In 1525, rebel farmers stormed the Steckelberg, but failed to take it. From the mid-16th century, the secondary family seat at the foot of Castle Hill in the parish of Ramholz gained in importance to its owners. Steckelberg Castle maintained its defensive role until the late 17th century, as enfeoffments during the Thirty Years' War make clear. Philipp Daniel von Hutten (died 1687) was the last aristocratic inhabitant of the castle, however. From this period there is also a hand drawing showing the castle in its final phase, having probably remained largely unaltered since 1509. In 1700, the castle was already being used as a quarry. It can be assumed that, in the course of the Thirty Years' War it became uninhabitable.
In 1883 Baron Hugo von Stumm purchased the ruins and protected them from further decay. He bought the Hutten estate in Ramholz for himself and built it into a spacious palace complex in the style of historicism.
In 2004 the current owner had the east wall of the castle renovated and cleared the moat. In early 2008 the ruins were placed out of bounds because parts of the north wall had collapsed. On 26 May 2013 the newly renovated ruins of Steckelberg Castle were officially re-opened to the public.
The ruins of the old castle today comprise the remains of a rectangular curtain wall with, in the west, a turret at the entrance (with a modern chimney built in), a three-storey cabinet in the northwest and a cellar. In mid-2007, large parts of the walls collapsed.
According to a theory that has been repeated uncritically, Ulrich's father of the same name had the so-called Batterieturm built in 1509 as a mighty powder or battery tower that was to control access to the castle. However, its masonry and embrasures clearly show that the tower was built as part of the 1388/1389 construction. The door with the year 1509 on it was added later. That year marked the conversion of the tower, which had become rather unusable, into additional domestic accommodation, as evinced by the architectural design of the door, chimney and other details.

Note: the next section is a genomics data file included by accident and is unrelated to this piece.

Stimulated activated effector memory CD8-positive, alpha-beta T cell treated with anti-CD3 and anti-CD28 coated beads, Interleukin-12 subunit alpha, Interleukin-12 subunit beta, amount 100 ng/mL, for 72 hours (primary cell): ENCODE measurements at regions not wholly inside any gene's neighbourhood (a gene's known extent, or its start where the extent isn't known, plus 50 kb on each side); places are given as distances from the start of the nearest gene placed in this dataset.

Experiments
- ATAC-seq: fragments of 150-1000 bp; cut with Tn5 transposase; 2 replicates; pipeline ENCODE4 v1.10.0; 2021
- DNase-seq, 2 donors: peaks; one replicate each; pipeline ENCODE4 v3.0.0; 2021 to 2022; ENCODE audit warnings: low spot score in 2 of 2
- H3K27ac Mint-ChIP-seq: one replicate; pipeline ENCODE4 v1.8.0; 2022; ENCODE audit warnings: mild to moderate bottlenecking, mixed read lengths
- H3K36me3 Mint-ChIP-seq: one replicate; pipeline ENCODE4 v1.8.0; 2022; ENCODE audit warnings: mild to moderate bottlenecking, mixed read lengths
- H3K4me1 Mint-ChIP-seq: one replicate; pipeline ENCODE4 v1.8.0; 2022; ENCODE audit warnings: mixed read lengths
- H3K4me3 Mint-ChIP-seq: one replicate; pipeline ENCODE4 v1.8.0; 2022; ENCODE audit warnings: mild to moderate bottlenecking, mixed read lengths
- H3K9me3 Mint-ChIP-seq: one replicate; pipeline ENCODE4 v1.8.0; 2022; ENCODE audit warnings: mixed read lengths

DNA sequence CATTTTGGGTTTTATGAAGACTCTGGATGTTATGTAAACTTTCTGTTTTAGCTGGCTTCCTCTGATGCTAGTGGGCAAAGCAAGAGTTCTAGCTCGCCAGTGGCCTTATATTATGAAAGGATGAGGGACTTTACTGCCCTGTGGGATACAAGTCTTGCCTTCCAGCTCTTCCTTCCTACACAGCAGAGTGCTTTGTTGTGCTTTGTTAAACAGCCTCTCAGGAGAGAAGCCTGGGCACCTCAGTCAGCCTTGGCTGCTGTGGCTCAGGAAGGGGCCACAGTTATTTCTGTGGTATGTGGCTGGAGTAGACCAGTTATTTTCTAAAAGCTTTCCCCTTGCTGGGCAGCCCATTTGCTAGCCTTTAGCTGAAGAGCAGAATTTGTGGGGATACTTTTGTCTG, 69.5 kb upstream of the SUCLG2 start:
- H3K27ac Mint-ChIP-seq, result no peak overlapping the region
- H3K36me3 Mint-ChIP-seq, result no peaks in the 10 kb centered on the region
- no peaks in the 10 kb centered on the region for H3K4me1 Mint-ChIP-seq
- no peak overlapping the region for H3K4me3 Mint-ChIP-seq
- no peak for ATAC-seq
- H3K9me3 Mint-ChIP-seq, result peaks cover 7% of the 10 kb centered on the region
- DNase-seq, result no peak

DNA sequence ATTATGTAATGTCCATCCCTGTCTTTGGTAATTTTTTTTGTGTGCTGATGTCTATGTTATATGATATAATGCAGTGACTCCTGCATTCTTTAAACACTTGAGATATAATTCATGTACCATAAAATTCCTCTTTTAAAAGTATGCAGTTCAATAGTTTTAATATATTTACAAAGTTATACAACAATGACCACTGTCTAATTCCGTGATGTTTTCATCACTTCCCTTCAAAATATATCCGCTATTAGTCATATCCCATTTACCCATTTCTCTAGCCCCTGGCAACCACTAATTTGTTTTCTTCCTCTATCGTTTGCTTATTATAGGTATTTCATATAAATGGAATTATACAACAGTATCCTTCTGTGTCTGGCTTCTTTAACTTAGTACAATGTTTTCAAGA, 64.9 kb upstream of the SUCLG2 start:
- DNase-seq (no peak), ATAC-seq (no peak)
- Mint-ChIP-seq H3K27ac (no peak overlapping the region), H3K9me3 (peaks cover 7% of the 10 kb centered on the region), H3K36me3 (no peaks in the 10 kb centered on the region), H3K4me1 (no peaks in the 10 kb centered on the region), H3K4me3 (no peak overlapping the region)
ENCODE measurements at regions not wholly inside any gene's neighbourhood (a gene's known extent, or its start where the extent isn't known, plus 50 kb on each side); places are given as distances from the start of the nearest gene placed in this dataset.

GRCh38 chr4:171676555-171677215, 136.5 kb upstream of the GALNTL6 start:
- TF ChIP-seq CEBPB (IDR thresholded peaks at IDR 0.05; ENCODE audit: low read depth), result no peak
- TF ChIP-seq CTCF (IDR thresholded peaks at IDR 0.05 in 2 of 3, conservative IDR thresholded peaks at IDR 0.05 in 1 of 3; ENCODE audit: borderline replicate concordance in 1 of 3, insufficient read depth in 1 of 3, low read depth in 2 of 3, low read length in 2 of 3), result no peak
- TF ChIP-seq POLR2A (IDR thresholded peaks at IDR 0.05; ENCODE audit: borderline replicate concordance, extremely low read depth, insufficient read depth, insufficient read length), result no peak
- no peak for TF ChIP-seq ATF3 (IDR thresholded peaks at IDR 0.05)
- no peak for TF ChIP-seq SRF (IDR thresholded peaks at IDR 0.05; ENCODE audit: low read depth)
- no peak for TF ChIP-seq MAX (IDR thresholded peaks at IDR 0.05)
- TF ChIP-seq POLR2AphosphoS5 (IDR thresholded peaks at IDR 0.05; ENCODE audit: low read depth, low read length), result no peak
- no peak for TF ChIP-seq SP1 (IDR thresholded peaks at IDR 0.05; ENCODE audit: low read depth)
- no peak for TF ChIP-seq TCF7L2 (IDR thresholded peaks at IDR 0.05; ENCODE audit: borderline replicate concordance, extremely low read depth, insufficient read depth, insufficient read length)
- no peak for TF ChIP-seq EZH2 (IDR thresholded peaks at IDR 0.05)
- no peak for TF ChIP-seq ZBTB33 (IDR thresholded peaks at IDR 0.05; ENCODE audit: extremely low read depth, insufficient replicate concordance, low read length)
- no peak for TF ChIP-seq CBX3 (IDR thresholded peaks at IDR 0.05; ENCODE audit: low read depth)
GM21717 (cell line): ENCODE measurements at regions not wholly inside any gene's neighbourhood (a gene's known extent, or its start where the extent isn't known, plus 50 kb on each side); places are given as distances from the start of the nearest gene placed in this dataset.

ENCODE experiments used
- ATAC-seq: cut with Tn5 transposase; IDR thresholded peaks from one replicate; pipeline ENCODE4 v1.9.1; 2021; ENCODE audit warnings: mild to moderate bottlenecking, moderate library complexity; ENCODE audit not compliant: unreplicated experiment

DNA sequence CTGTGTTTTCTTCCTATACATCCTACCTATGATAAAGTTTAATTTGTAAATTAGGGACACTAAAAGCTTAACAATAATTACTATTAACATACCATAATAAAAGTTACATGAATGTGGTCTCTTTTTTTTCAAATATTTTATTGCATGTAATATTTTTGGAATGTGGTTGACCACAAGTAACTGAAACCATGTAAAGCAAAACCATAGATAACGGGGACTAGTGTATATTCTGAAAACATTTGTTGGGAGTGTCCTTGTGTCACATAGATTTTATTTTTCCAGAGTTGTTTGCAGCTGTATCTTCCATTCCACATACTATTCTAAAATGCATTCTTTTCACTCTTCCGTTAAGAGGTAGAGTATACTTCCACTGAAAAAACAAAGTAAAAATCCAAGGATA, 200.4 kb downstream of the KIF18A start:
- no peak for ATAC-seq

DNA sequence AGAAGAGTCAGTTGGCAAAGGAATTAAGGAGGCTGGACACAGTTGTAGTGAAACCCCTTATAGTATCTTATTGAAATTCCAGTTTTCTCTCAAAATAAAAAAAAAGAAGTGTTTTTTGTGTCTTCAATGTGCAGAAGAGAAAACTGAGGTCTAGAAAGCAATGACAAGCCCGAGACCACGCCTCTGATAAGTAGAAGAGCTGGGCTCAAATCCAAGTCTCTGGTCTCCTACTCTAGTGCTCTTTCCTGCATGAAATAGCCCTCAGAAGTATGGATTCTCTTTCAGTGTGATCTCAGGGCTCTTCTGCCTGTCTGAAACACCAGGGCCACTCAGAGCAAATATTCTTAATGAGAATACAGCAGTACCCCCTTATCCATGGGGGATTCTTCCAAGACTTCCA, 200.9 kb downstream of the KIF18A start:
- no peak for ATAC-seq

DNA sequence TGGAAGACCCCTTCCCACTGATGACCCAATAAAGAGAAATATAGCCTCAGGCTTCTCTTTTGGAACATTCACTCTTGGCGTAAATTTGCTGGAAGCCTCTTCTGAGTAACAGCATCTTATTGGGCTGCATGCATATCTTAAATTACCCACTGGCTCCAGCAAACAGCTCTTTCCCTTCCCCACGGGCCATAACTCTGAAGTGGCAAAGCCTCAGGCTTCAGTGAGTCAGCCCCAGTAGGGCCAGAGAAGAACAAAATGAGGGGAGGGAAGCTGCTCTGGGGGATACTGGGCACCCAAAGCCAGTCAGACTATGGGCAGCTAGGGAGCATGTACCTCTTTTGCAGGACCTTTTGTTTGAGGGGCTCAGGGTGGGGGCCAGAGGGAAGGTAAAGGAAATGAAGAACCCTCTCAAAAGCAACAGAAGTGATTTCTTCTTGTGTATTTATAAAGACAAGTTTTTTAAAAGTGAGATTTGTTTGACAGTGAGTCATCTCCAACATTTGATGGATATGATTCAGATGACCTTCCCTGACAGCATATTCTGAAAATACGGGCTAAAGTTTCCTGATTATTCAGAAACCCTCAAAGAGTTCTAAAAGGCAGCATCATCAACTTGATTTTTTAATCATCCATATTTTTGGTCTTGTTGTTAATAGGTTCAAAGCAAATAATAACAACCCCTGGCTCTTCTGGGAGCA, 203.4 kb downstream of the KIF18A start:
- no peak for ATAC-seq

Memorial tablet to the knight, Ulrich von Hutten
- Dehio, Ernst Gall: Handbuch der deutschen Kunstdenkmäler. Südliches Hessen, Berlin, 1950.
- Fritz-Rudolf Herrmann: Ruine Steckelberg und ihre Vorgänger bei Schlüchtern-Vollmerz, Main-Kinzig-Kreis. Führungsblatt zu der frühmittelalterlichen Wallanlage, der Altenburg und der Burg Steckelberg über Ramholz. (Archäologische Denkmäler in Hessen, Heft 105.) Landesamt für Denkmalpflege Hessen, Wiesbaden, 1993, ISBN 3-89822-105-9
- Elvira Klein: Der Ausflug zu Burgen und Schlössern in Hessen und Nachbarschaft, Frankfurt am Main, 1996.
- Rudolf Knappe: Mittelalterliche Burgen in Hessen. 800 Burgen, Burgruinen und Burgstätten, Wartberg Verlag, Gudensberg-Gleichen, 2000. ISBN 3-86134-228-6
- Hans Körner: Die Familie von Hutten. Genealogie und Besitz bis zum Ende des Alten Reiches, in: Peter Laub und Ludwig Steinfeld (revised): Ulrich von Hutten : Ritter - Humanist - Publizist (1488-1523). Katalog zur Ausstellung des Landes Hessen anläßlich des 500. Geburtstages. Kassel, 1988, pp. 143–153.
- Jörg Lindenthal: Kulturelle Entdeckungen. Archäologische Denkmäler in Hessen. Jenior, Kassel, 2004, pp. 185f, ISBN 3-934377-73-4
- Steckelberg Castle at burgenwelt.de
- Stadt Schlüchtern: Ruine Burg Steckelberg
- Wolfgang Braun: Artist's impression of the castle in medieval times
- Landau, Georg: Beiträge zur Geschichte der alten Heer- und Handelstraßen, Bärenreiter Verlag, Kassel and Basle, Nachdruck, 1958, p. 85
- Arnd, Carl: Geschichte der Provinz Hanau und der unteren Maingegend, Verlag Friedrich König, Hanau, 1858, p. 333
- Marburg Digital Archive: 1275 extract from the letter of Ulrich von Hutten (1488-1523) to Nuremberg patrician, Willibald Pirckheimer (1470-1530) about life in a castle, 25 October 1518
- "Sperrung der Ruine Steckelberg" (PDF). Amtsblatt für die Stadt Schlüchtern, Jahrgang 20, Nummer 9. 2008-02-29. Archived from the original (PDF) on 2014-03-08. Retrieved 2013-03-11.
- "Wiedereröffnung Burgruine Steckelberg am 26. Mai 2013". Schlüchtern.de. Archived from the original on 2014-03-08. Retrieved 2013-06-13.
- Joachim Dittrich Burg Steckelberg: Die Fehldatierung des "Batterieturms" Archived 2014-02-23 at the Wayback Machine, 2006/2009. Retrieved 14 September 2012